Snapper led to safetyPublished 9:18am Monday, April 15, 2013
MURFREESBORO – Why did the turtle cross the road?
Apparently to turn around, and go back to the other side.
On Wednesday evening, a large snapping turtle meandered its way on to NC 11 outside of Murfreesboro. The reptile had just made it across the major roadway, dodging passenger vehicles and two tractor trailers, when it decided to turn around and cross once again.
Two good Samaritans stopped to help the snapper; one directed traffic while the other managed avoid the turtle’s razor sharp beak to grab its tail and place it safely in a ditch.
It’s a common sight on roads right now, according to J. Chris Turner, Wildlife District 1 Biologist for the NC Wildlife Resources Commission, Division of Wildlife Management.
“A lot of what people are probably seeing right now is that snapping turtles, and other aquatic turtles, are starting to become active and starting to move place to place (after the cold weather),” he said.
Turner said aquatic turtles will often bury themselves for the winter in mud at the bottom of a body of water where it is temperature neutral.
“Turtles are cold-blooded there for their body temperature is the same as the water, and when it is cold their metabolism slows down and they do not need as much oxygen,” he said.
Turner said the oxygen the reptiles do need for hibernation (or brumation) is taken in through the thin skin around their neck and tails.
He added turtles start to become active around April, May and June with the earliest being January.
Common Snapping Turtles are the type of snapper that inhabit North Carolina. The turtles typically live in permanent water bodies, but usually water bodies with soft bottoms and abundant aquatic vegetation. Small ones can be found in streams. Snapping turtles have also been found in brackish water along the coast. According to NC PARC (NC Partners in Amphibian and Reptile Conservation), the Common Snapping Turtle can weigh anywhere from 10 to slightly over 50 pounds.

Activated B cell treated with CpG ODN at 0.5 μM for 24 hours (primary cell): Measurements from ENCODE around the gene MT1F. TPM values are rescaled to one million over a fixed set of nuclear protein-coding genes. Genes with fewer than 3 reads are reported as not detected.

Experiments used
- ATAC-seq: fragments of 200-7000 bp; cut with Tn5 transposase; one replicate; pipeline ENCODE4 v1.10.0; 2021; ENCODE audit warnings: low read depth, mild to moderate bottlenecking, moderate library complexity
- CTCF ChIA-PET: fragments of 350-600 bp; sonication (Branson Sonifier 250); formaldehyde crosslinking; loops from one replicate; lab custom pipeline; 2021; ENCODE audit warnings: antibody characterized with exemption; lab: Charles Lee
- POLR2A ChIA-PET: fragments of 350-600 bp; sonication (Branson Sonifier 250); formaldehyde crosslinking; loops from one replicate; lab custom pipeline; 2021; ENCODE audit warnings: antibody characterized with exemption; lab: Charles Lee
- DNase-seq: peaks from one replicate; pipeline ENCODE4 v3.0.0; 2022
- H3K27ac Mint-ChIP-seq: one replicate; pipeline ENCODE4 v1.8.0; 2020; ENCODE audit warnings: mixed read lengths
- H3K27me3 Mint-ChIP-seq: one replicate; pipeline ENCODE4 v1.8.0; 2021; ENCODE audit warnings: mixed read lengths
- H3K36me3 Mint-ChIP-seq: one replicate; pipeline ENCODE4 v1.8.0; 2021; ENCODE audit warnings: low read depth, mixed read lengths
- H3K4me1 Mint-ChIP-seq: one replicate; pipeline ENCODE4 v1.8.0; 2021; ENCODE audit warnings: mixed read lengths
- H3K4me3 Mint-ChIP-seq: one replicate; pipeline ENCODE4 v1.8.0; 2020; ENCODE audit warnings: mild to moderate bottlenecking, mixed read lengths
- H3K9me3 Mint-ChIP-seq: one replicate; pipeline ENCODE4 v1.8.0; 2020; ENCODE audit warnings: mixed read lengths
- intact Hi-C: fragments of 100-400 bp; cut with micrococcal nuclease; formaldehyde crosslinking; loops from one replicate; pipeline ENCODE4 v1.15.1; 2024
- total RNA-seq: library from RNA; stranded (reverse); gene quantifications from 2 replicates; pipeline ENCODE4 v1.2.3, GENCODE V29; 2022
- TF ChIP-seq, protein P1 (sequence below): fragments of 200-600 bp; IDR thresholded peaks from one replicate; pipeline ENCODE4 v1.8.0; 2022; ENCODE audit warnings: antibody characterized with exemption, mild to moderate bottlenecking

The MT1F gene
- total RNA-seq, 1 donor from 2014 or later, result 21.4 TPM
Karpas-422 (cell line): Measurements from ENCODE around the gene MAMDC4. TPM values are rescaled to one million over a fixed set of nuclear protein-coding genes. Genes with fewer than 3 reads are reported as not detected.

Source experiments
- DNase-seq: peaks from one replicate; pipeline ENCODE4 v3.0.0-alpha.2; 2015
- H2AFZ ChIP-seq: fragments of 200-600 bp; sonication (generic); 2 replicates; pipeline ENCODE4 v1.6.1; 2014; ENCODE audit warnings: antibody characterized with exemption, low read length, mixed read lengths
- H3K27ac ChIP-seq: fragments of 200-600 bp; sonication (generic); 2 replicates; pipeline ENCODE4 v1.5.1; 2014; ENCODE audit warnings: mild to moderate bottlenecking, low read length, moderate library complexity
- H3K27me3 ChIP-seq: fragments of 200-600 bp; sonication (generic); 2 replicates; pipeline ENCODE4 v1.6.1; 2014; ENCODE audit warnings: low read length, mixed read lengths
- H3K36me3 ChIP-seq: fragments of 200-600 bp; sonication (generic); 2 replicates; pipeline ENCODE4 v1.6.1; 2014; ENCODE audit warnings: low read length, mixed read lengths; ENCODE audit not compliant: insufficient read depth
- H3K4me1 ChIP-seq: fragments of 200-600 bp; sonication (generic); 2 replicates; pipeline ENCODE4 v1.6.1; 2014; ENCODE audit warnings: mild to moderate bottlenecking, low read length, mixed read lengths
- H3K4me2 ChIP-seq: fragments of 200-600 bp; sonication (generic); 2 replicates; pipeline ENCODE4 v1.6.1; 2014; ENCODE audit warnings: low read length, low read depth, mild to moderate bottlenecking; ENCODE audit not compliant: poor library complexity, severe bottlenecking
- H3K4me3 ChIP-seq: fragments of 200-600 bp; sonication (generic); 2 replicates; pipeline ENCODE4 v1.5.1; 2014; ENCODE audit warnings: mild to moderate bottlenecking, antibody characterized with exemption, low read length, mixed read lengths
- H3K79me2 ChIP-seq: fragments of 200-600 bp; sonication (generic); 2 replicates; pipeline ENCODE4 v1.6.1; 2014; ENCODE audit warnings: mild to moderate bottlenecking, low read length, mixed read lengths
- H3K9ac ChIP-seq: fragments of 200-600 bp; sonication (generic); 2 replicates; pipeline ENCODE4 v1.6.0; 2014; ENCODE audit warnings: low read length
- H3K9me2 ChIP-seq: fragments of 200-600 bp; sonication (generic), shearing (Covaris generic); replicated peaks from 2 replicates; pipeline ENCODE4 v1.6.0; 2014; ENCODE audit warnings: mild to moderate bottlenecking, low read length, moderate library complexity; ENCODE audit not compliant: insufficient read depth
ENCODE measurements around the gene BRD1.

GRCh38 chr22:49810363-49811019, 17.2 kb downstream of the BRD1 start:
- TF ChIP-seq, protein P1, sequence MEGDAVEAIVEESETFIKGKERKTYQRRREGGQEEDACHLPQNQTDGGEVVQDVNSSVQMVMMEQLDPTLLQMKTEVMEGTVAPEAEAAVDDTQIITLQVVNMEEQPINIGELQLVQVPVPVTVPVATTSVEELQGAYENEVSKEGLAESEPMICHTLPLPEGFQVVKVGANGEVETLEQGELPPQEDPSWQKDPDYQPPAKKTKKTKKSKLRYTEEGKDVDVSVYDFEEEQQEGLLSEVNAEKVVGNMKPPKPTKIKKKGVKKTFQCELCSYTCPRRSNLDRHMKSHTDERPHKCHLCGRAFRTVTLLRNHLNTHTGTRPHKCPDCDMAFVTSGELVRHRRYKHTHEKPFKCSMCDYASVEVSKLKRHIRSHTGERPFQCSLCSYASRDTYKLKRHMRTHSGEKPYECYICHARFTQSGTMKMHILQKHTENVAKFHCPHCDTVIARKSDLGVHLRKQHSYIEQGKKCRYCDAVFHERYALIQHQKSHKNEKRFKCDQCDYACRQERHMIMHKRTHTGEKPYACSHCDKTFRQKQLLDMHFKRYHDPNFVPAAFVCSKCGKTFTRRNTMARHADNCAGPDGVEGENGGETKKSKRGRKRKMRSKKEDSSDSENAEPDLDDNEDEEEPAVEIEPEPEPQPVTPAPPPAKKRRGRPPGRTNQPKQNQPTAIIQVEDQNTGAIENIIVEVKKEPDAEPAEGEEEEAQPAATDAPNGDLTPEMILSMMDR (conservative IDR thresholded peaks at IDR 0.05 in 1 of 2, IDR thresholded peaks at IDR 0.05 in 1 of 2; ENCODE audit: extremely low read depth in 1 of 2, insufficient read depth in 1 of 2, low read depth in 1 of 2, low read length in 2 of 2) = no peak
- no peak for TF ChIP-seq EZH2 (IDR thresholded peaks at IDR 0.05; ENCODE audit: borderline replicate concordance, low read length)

Turner said mating for snapping turtles’ can happen anytime from April to November.
“They lay their eggs in late spring to September with June being the peak,” he said.
Baby snappers will hatch from late August through early October. Turner added with cooler weather moving in the later months, hatchlings may stay right where they are until spring.
Snapping turtles are omnivores which mean they will eat anything from meat to vegetation.
“They often eat carrion (decaying flesh) and serve a unique role when it comes to the environment,” he said. “Even if you think they’re ugly, they serve a purpose.”
Turner said snappers are often captured for their meat. There is a state law against “commercial taking” of any native turtle in North Carolina. One cannot possess, collect, transport, purchase or sell more than five turtles in any given year.
Besides its valued meat, the snapping turtle is also known for its nasty disposition. Turner said reptile will often hiss if it feels threatened and will bite if need be.
The turtle’s defense mechanism can be cumbersome, especially if someone is trying to help a turtle cross a road.
“Roads are probably the toughest thing for all turtle species,” Turner said. “We’ve fragmented the land with roads and highways and they have to cross them.”
This often leads to turtles being struck and killed by vehicles.
Turner said he understands those who stop to help turtles cross the road safely, a task he’s done himself in the past.
However, he urged good Samaritans to be careful and not create an incident that could have been prevented.
“It’s not worth causing an accident for,” he said.
He also cautioned helpful motorists to beware of the unpredictability of the reptile they’re attempting to assist.
“Most of the time (snapping turtles) can be picked up by the tail, but all turtle species can bite,” he said.
Turner said to learn more about Common Snapping Turtles or other North Carolina reptiles and amphibians, visit www.ncparc.org.